We have also, just a few days ago, reached an agreement with the Ministry of Interior on a programme of human rights capacity-building in the security sector, including training of police.
Transitions are not easy, especially seismic transitions such as the one Tunisia is going through. I know that personally from my own experience in South Africa, where we went from being an apartheid state with international pariah status, to a thriving democracy. Transitions are long, difficult and often disappointingly slow and bumpy processes. They are never perfect.
Significant advances have been made in areas such as freedom of expression and freedom of association – two of the key demands of those first brave protestors. There have also been advances in the areas of accountability and political reform, including the establishment of the first ever independent National Electoral Commission with the power to supervise and monitor the entire electoral process. There are now more than 80 officially registered political parties, compared to only seven before the revolution, and Tunisia is the first country in the Arab world to legally enshrine gender parity in the electoral rolls for the upcoming election.
Women played an important role in the protests that took place. And whether or not they achieve true parity with men in the new Tunisia will be an important factor in the development of society, especially economic and social development. No country can become a mature democracy if half its population has its rights circumscribed in law or in practice. It is also vital that Tunisian youth are given hope for the future. They played an absolutely key role in the protest movement, and their full involvement in the evolution of the new state is essential if it is to remain forward-thinking and dynamic.
I would like to thank the donors who have made the setting up of this office possible, and request them and others to continue to give their full support to Tunisia over the difficult years ahead. There is a great deal at stake.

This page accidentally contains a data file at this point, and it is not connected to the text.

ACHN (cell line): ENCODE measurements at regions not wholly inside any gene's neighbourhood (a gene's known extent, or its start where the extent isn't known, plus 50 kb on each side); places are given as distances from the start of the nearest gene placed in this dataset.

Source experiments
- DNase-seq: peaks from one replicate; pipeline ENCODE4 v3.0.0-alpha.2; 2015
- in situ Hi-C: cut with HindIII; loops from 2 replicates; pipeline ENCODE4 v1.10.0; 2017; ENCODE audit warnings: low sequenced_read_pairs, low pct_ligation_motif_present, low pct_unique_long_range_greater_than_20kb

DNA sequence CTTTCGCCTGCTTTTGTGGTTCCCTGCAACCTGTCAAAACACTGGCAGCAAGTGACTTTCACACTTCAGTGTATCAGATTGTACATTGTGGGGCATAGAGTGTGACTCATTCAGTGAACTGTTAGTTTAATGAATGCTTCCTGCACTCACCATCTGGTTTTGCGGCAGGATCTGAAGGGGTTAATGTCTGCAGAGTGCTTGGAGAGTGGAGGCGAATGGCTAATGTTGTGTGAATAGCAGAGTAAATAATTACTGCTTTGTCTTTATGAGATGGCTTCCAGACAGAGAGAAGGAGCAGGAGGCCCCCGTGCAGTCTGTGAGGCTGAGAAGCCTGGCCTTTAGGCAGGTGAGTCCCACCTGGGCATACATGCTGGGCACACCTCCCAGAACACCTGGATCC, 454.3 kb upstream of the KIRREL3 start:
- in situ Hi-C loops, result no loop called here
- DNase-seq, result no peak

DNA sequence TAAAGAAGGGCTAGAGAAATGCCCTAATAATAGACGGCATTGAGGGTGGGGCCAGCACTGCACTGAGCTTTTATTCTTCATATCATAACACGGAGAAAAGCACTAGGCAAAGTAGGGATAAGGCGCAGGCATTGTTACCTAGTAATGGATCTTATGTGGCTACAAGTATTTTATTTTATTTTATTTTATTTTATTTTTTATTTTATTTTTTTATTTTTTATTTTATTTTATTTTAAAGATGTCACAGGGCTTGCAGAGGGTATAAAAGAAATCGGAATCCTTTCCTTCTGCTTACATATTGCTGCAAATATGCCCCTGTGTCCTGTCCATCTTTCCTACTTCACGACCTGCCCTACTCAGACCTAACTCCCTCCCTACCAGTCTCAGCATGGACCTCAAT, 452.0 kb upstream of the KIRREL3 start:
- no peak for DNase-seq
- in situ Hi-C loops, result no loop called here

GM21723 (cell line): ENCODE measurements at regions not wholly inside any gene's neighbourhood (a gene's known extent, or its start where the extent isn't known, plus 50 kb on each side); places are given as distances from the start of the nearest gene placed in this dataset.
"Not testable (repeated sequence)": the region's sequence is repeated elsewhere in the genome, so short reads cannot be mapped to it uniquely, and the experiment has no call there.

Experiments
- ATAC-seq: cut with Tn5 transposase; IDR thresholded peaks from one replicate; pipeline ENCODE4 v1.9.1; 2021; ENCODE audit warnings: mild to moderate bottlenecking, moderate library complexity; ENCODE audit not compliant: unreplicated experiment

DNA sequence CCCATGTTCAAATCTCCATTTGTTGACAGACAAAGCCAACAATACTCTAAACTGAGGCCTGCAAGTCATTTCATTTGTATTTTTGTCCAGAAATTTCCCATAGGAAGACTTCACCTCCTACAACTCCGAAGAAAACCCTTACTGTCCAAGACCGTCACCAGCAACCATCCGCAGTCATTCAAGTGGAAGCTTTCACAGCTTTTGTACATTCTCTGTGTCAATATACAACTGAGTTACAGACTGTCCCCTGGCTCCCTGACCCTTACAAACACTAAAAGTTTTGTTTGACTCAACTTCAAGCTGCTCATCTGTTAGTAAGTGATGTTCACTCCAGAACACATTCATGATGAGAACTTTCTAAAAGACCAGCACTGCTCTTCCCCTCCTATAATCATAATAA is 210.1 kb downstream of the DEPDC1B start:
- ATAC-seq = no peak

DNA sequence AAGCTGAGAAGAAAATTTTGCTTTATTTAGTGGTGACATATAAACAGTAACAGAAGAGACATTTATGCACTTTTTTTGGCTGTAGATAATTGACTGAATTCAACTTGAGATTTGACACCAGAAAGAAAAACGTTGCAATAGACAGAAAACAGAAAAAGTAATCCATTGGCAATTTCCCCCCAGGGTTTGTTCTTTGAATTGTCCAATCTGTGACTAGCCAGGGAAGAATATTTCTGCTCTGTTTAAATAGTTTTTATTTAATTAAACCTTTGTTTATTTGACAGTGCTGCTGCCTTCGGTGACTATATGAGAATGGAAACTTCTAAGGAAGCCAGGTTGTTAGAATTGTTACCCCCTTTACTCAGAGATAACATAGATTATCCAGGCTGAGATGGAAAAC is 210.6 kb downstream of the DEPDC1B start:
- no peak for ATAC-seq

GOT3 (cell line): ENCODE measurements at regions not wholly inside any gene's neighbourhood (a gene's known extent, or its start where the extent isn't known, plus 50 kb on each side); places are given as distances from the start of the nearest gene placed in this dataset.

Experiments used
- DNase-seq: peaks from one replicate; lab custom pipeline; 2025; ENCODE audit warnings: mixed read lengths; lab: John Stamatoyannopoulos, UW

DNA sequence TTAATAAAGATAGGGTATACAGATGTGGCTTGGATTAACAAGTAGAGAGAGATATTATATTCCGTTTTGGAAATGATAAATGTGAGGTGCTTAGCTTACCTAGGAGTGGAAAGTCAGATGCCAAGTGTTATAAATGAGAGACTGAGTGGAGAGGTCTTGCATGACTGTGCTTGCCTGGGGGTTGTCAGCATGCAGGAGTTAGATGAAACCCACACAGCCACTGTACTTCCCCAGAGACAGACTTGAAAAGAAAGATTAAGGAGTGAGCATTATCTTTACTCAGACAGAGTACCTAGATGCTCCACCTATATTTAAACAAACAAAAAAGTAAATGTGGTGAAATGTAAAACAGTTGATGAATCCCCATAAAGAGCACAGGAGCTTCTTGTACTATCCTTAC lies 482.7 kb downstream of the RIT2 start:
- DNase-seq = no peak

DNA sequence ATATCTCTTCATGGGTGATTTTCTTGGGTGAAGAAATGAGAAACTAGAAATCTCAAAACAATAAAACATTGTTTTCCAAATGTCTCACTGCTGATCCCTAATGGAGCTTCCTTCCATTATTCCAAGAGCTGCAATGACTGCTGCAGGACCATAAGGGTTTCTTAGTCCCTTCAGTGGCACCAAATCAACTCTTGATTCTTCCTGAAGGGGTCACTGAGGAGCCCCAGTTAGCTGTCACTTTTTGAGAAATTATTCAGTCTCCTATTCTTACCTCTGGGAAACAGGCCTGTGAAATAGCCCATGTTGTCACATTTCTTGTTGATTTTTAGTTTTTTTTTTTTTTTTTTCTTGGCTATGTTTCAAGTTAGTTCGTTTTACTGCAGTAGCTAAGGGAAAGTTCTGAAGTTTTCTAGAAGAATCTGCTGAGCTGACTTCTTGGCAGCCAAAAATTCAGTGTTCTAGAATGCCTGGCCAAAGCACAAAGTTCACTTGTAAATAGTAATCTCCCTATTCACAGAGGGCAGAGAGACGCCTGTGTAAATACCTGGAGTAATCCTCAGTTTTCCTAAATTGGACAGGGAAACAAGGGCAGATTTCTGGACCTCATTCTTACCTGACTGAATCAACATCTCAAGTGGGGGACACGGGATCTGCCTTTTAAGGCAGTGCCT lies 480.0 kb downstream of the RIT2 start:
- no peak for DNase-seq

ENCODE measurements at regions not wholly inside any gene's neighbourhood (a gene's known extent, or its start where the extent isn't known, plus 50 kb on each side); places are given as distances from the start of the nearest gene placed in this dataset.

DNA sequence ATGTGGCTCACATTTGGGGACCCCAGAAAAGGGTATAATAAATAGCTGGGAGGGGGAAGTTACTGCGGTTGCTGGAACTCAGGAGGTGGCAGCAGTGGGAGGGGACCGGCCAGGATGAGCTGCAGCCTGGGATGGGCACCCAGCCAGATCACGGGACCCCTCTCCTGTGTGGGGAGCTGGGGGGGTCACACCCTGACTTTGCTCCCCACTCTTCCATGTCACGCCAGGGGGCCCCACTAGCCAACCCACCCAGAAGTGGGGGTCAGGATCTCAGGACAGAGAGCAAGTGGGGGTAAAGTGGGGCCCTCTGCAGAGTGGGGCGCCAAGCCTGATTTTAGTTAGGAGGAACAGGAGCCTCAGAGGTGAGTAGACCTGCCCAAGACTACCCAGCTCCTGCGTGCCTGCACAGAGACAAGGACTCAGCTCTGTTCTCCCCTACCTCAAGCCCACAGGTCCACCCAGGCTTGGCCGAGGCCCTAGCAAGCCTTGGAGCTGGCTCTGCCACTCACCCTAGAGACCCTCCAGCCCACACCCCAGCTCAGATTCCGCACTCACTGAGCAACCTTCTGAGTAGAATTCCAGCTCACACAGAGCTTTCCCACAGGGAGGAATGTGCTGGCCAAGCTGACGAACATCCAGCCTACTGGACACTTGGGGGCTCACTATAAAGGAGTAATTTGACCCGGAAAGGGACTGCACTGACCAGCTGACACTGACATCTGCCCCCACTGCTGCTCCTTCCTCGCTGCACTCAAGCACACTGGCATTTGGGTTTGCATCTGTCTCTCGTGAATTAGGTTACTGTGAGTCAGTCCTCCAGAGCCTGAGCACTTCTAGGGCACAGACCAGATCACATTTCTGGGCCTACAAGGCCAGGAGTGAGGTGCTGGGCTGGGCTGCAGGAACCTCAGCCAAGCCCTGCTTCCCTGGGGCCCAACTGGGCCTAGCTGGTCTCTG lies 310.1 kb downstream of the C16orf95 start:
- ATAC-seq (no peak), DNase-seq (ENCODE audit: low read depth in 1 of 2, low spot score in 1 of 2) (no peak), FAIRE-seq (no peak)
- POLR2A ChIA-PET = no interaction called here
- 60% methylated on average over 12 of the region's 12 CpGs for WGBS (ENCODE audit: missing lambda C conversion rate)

Tunisia has become a common reference for all human rights defenders, as human dignity and human rights form the heart of the lesson delivered through Tunisia’s revolution. No clearer expression of that can be found than in the essential message of the Tunisian poet, Abū al-Qāsim al-Shābi:
“If, one day, a people desires to live, surely fate shall heed their call.
And their night will then begin to fade, and their chains break and fall.”
I have marked the occasion of the opening of the first UN human rights office in this region by planting an olive tree, a simple symbolic act which I believe encompasses all the hopes we all have for the new Tunisia.
Olive trees are a potent symbol in all Mediterranean countries. They symbolize peace, and are renowned for their endurance. They can take as many as 20 years to bear fruit, but once established, they thrive in both fertile and stony ground. They survive hot summers and cold winters. Like human rights, they are virtually indestructible. Even when they are cut down, or burned, new shoots sprout from the roots. They can live for thousands of years. I therefore hope that the olive tree I am going to plant here today will reflect the advent of a new era of human rights and democracy in Tunisia. And that, 2,000 years from now both this tree and Tunisia can look back on 2011 as the magical year when it all began.
Learn more about the UN High Commissioner for Human Rights, Navi Pillay: http://www.ohchr.org/EN/AboutUs/Pages/HighCommissioner.aspx